Chuang is a collective of communists who consider the “China question” to be of central relevance to the contradictions of the world’s economic system and the potentials for its overcoming. Our goal is to formulate a body of clear-headed theory capable of understanding contemporary China and its potential trajectories. In this first issue, we outline our basic conceptual framework and illustrate the current state of class conflict in China. We also include translated reports and interviews with the proletarians engaged in these struggles, pairing our theory with primary sources drawn from class dynamics that might otherwise remain abstract.
The selection below comes from our centerpiece article on the socialist era, “Sorghum and Steel: The Socialist Developmental Regime and the Forging of China,” the first in a three part economic history of China. The full first issue including this article will be released in print and online in a few months. To read more, including a sample article from the issue, visit our website.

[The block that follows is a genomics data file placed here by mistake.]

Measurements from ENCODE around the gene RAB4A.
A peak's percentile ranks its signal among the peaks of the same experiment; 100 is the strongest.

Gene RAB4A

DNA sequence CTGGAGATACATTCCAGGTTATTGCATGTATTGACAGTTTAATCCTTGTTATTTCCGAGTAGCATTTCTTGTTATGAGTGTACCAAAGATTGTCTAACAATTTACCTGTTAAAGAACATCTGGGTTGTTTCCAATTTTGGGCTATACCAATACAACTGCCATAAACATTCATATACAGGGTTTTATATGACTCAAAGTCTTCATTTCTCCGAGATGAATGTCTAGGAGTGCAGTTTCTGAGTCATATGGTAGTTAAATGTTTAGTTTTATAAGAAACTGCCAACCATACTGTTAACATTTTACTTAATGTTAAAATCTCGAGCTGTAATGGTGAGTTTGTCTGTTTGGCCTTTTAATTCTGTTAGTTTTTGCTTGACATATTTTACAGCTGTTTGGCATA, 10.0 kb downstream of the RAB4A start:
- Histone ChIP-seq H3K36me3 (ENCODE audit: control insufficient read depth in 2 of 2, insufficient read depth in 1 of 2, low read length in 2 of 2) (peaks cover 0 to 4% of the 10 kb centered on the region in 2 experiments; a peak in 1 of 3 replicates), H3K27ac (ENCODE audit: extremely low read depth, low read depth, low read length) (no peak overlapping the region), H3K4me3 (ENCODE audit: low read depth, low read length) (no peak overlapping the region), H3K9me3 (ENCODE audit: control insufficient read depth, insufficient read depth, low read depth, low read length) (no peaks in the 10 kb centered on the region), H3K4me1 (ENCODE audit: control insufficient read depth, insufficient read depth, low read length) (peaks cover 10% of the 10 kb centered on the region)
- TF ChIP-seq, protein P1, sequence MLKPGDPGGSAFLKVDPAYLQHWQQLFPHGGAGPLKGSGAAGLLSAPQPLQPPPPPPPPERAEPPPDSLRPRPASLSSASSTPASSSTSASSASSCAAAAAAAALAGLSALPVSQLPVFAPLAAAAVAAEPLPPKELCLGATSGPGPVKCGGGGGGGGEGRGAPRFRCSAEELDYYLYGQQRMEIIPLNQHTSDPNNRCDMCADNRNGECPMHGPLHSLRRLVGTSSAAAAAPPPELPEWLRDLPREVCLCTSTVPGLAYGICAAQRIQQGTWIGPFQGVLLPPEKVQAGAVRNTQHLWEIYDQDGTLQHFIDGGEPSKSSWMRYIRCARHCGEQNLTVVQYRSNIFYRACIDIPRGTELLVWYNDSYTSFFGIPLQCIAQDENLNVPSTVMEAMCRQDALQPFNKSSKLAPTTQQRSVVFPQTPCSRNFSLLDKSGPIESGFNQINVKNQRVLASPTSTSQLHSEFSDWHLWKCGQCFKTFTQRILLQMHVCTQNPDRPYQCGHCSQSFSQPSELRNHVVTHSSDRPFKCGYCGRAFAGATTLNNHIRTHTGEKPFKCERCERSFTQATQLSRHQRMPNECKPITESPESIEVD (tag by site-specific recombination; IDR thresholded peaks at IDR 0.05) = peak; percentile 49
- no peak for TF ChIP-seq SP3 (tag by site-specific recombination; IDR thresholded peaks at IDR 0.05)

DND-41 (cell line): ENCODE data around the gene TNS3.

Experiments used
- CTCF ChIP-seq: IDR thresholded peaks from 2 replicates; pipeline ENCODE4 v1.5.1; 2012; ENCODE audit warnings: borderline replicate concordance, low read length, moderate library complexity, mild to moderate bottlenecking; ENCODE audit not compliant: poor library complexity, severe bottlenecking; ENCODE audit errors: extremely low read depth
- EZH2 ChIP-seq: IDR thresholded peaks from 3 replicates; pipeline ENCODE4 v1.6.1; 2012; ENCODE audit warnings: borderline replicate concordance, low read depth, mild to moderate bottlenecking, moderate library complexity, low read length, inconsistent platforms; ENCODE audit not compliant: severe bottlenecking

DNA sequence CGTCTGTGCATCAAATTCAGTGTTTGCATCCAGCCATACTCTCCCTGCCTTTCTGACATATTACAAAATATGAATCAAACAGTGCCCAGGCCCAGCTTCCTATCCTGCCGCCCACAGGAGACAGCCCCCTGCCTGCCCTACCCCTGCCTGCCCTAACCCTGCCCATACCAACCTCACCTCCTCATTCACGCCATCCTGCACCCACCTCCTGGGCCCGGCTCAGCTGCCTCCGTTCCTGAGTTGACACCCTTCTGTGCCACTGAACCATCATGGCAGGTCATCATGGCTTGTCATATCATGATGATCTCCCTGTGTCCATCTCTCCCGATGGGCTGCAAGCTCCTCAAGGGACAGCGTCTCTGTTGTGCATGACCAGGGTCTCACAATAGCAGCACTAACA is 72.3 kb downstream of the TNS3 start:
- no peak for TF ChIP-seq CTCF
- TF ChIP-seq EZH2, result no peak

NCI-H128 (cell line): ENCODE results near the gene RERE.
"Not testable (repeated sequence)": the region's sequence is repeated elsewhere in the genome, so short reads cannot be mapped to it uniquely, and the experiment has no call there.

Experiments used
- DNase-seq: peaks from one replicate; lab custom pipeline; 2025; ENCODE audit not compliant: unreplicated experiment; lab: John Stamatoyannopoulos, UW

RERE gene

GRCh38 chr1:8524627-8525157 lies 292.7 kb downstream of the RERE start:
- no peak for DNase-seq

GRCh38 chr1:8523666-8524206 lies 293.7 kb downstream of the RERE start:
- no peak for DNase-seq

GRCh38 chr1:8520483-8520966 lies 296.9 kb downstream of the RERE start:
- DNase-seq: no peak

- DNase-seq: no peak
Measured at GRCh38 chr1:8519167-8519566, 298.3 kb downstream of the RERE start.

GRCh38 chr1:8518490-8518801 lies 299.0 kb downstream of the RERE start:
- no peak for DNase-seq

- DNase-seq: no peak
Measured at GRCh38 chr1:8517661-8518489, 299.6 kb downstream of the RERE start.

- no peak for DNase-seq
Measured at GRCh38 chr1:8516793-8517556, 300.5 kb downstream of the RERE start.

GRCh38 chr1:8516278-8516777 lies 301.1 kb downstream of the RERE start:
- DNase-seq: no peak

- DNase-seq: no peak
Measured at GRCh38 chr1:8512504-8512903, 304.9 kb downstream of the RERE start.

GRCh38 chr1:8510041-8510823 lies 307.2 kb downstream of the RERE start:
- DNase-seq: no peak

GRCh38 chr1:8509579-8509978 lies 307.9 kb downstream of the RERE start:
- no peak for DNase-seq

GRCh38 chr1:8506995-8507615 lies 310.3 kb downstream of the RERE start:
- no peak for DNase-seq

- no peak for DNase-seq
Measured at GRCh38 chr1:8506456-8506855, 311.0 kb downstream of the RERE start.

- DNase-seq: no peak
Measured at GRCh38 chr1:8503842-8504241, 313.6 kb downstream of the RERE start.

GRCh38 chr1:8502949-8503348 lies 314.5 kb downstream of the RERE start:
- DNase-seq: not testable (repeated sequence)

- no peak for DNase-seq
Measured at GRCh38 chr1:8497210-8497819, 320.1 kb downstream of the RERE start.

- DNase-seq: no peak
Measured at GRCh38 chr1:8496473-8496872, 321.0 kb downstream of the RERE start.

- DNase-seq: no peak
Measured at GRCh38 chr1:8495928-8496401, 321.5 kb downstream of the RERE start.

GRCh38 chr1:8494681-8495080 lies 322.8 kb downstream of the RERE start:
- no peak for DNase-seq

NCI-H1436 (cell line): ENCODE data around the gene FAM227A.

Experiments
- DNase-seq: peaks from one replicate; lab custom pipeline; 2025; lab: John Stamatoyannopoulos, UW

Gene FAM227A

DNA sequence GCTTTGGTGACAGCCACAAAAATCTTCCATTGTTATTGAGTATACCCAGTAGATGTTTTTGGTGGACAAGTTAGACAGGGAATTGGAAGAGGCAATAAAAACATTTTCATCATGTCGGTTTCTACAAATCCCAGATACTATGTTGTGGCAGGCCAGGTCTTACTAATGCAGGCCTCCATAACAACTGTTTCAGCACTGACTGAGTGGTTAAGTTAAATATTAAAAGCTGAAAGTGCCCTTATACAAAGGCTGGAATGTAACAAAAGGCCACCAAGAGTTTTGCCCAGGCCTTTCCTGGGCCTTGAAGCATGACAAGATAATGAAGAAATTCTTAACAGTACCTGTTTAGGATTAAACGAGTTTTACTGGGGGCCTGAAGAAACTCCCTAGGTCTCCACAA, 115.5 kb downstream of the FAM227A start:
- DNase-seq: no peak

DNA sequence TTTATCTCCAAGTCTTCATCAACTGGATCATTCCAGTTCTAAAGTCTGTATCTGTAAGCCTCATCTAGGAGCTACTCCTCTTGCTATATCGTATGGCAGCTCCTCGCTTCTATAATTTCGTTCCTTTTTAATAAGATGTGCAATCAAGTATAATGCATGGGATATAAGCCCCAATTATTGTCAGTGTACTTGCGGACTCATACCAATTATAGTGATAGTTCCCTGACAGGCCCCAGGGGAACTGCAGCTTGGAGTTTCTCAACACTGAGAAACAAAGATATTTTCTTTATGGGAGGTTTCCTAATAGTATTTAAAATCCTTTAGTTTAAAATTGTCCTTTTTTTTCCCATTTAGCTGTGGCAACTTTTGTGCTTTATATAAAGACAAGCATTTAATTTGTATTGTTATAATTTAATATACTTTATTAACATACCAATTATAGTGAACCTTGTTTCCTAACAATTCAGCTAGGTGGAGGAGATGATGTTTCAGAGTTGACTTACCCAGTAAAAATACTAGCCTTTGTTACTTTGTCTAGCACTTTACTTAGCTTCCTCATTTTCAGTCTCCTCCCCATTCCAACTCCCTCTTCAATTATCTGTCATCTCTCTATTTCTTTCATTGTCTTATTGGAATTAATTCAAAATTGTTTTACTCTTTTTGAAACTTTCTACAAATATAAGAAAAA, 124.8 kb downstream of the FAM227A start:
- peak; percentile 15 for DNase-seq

Chuang Issue 1 is now available to purchase from AK distro, here.
An extract from Tibetan activist Tsering Woeser's Tibet on Fire: Self-Immolations Against Chinese Rule, translated by Kevin Carrico. This extract was originally published in the New York Review of Books.
February 27, 2009, was the third day of Losar, the Tibetan New Year. It was also the day that self-immolation came to Tibet. The authorities had just cancelled a Great Prayer Festival (Monlam) that was supposed to commemorate the victims of the government crackdown in 2008. A monk by the name of Tapey stepped out of the Kirti Monastery and set his body alight on the streets of Ngawa, in the region known in Tibetan as Amdo, a place of great religious reverence and relevance, now designated as part of China’s Sichuan Province.